A Sermon by The Rev’d Peter Jin
Across the centuries, the figure of King David has fascinated musicians, artists, and spiritual writers. Many scholars argued that King David is not a historical figure. It doesn’t bother me. I am not the expert. I’ll leave these historical and literary speculations to the specialists.
This evening I am here just making some theological reflections based on David’s prayer from the second book of Samuel, our first reading.
One of the themes in the second book of Samuel is kingship. In the biblical reading, the bad ruler of Adam in the garden of Eden led to the disaster of the fall, and ever since that disaster, human beings have been searching for the right ruler.
In today’s reading, David prays that God chose a people, Israel, to shape Israel according to God’s own mind and heart so that Israelites might draw all of humanity into right relationship with God. David came out as the most successful king of Israel.
The writer or the editor of the second book Samuel presents David as Israel’s greatest, indeed archetypal king, but also ruthlessly exposes David’s moral and political failures.
Theologically speaking, David is indeed a new Adam. His task is to rule a restored Garden of Eden, but he is also a descendant of the Adam who allowed the garden to be compromised by the serpent. In this, David sets the tone for the long line of his bad successors as King of Israel, weakening the nation.
This is another way of suggesting that Israel, even as it celebrates David, has to await another king. For us Christians, we know who another king is.
Returning to today’s reading, we have heard the promise that Yahweh made through Nathan, which is in the earlier verses of chapter 7. In verse 18, David went in and sat before the Lord. Then, in total and sincere humility, the king started to pray the most beautiful prayers.
The Rev’d Canon Jenny Wilson this morning gave us a striking and poetic sermon. She talked about a ‘thin place’, a place where ordinary human beings might encounter God. Encounter Bay for Jenny is a thin place. Then Jenny said here St Peter’s Cathedral helps us encounter God. ‘As we come here at the end of a busy week, we come here to reflect on our story and the music and the liturgy helps us know’.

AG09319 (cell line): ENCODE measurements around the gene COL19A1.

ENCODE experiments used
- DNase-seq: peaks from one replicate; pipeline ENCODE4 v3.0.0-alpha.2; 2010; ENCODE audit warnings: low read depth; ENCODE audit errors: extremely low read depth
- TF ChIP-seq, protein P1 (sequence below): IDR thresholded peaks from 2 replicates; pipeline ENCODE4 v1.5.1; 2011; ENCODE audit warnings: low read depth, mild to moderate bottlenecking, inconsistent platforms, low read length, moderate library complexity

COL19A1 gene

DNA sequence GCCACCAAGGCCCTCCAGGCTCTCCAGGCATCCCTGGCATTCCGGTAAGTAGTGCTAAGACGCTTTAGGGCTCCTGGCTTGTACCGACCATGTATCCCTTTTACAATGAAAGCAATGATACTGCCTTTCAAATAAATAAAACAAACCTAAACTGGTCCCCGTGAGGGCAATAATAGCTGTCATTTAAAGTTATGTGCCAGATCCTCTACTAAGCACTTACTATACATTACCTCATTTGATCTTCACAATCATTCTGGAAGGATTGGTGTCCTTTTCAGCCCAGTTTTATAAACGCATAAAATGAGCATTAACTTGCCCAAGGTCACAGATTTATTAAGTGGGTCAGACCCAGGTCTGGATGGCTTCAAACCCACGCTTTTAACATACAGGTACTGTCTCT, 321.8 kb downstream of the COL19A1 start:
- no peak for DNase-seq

I am convinced that prayer, at its height, is this deep personal encounter with God. We are not always ready to move from our day to day world right into that mystic experience. We need some discipline and some practice to get us to that point.
The Buddhist tradition often talks about the calming of the monkey mind. Our mind, like a monkey, is always leaping around from one tree to another tree, one branch to another branch, thinking about the next move. This kind of mind is always rolling so it is obvious that our mind is not ready for communion with God. It needs to be calmed.
That’s why my experiences with the Anglican, the Catholic, and the Orthodox churches helped me to calm my consciousness, to prepare me for the union with God – the music and liturgy presented in these traditional churches.
There is another aspect of prayer this evening I want to share with you: our will and God’s will. Throughout his life, at his best, David even in small matters sought God’s advice and consulted the Lord. In other words, he placed his will in the context of a much higher will, the will of God.
From my teenage years to my late 30s, I was into my own will. It was my project. It was my life and my plan. But the Bible has been always telling the opposite story – that our little projects and plans are nothing compared to what God wants to accomplish through us, with our cooperation. David goes wrong precisely when he falls into that ‘me, me, me’ way of thinking.
I have become a much happier person in the last 10 years. It is not only because I met my wife, and I left competitive China and lived in green clean New Zealand for the past 13 years. It is mainly because a late Swiss theologian, Hans Balthasar, changed my way of thinking and influenced me a lot.
He once suggested that there are two different dramas we can live out in life: an ego drama or a Theo drama. The key to happiness is it is not the ego drama, that is my little drama, I am the producer and star. The key to happiness is it is the Theo drama that matters, which is God’s drama. God is the director and producer. It is highly possible that I am not the star, but I do have a role to play, and the key role for me to is to find out what that is. It is clear that Hans Balthasar suggests that we move into a passive stance. To be honest it was very hard for me to digest this. I love the active stance and I am a very active person.
Theologically speaking, Adam’s problem is he doesn’t listen when God tells him what to do and what not to do, but he sets off on his own path. What the Ignatian spirituality exercises have taught me is how precisely to cultivate a detachment from our own little program of life in order to allow God to work effortlessly in us.
Listen to the Psalmist’s prayer: ‘Lord, you search me, and you know me. You know my resting and my rising, you discern my purpose from afar.’
God knows everything about us. God wants nothing but what is best for me and for us. So to surrender to God is to surrender to our own best self. It is a high paradox, but it is right at the heart of the biblical revelation. Amen.